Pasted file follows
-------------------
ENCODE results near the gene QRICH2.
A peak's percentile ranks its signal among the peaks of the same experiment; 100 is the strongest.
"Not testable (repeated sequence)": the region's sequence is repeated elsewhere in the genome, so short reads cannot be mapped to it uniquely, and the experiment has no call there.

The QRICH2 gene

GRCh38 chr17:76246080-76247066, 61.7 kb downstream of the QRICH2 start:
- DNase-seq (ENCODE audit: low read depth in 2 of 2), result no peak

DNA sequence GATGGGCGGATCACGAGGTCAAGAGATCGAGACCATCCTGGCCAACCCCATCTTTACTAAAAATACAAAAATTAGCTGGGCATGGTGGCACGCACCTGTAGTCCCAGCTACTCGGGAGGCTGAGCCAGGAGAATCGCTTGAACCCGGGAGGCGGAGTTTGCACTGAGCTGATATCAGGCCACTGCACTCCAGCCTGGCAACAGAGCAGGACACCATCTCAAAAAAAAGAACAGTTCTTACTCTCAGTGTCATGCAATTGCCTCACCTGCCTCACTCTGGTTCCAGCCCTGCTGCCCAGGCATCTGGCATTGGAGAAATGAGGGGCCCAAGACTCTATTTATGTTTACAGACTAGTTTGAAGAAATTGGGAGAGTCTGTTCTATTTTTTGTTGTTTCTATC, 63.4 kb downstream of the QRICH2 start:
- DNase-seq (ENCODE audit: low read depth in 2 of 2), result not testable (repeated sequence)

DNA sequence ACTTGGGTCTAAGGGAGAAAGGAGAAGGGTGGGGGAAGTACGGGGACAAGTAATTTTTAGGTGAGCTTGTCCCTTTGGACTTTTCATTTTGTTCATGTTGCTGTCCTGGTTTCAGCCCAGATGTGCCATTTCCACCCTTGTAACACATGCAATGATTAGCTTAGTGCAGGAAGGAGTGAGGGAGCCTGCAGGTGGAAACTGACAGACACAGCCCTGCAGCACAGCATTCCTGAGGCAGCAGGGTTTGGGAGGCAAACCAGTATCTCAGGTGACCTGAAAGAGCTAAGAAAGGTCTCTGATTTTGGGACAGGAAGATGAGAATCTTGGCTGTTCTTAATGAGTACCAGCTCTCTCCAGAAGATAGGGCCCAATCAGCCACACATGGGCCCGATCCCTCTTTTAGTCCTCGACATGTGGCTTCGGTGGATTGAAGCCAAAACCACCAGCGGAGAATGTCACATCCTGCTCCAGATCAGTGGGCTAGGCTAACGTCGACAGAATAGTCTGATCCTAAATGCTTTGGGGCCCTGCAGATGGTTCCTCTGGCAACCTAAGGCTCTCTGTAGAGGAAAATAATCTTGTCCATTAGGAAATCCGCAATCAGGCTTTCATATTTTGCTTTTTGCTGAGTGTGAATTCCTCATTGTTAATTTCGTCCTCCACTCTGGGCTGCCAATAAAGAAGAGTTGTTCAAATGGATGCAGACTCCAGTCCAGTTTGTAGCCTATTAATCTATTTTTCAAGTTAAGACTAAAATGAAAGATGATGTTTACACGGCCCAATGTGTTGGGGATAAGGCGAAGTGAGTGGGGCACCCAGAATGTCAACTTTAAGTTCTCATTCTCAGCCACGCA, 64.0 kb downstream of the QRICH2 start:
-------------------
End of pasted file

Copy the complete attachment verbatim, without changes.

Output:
ENCODE results near the gene QRICH2.
A peak's percentile ranks its signal among the peaks of the same experiment; 100 is the strongest.
"Not testable (repeated sequence)": the region's sequence is repeated elsewhere in the genome, so short reads cannot be mapped to it uniquely, and the experiment has no call there.

The QRICH2 gene

GRCh38 chr17:76246080-76247066, 61.7 kb downstream of the QRICH2 start:
- DNase-seq (ENCODE audit: low read depth in 2 of 2), result no peak

DNA sequence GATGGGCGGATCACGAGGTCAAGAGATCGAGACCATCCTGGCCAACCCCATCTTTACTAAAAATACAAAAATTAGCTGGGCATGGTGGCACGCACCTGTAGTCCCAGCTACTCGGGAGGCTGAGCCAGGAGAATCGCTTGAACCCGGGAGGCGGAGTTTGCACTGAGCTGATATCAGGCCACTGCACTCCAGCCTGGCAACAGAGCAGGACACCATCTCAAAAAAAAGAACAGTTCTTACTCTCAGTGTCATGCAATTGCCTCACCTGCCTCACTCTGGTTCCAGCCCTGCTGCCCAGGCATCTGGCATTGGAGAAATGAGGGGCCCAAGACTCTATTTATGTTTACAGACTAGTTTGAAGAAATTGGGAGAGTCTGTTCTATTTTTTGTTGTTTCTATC, 63.4 kb downstream of the QRICH2 start:
- DNase-seq (ENCODE audit: low read depth in 2 of 2), result not testable (repeated sequence)

DNA sequence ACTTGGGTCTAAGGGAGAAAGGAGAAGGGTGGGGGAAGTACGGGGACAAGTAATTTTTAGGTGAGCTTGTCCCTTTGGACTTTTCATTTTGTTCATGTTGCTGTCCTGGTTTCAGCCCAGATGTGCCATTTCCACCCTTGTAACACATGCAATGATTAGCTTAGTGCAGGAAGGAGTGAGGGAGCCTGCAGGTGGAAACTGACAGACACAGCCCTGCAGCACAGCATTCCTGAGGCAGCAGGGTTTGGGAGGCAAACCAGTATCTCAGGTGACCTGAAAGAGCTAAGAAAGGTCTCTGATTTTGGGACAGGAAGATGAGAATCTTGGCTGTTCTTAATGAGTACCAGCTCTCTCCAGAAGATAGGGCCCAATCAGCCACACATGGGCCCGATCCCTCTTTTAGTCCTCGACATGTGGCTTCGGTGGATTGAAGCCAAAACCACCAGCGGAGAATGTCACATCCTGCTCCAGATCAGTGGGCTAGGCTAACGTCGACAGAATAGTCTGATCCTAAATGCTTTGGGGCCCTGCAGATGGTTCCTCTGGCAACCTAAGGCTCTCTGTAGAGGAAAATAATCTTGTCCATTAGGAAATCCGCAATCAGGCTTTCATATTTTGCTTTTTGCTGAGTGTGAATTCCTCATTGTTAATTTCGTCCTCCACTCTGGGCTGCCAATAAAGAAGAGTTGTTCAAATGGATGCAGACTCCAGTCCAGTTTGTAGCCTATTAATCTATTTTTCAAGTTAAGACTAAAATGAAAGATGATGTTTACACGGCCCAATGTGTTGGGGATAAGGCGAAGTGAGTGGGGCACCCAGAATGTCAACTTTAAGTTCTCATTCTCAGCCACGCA, 64.0 kb downstream of the QRICH2 start: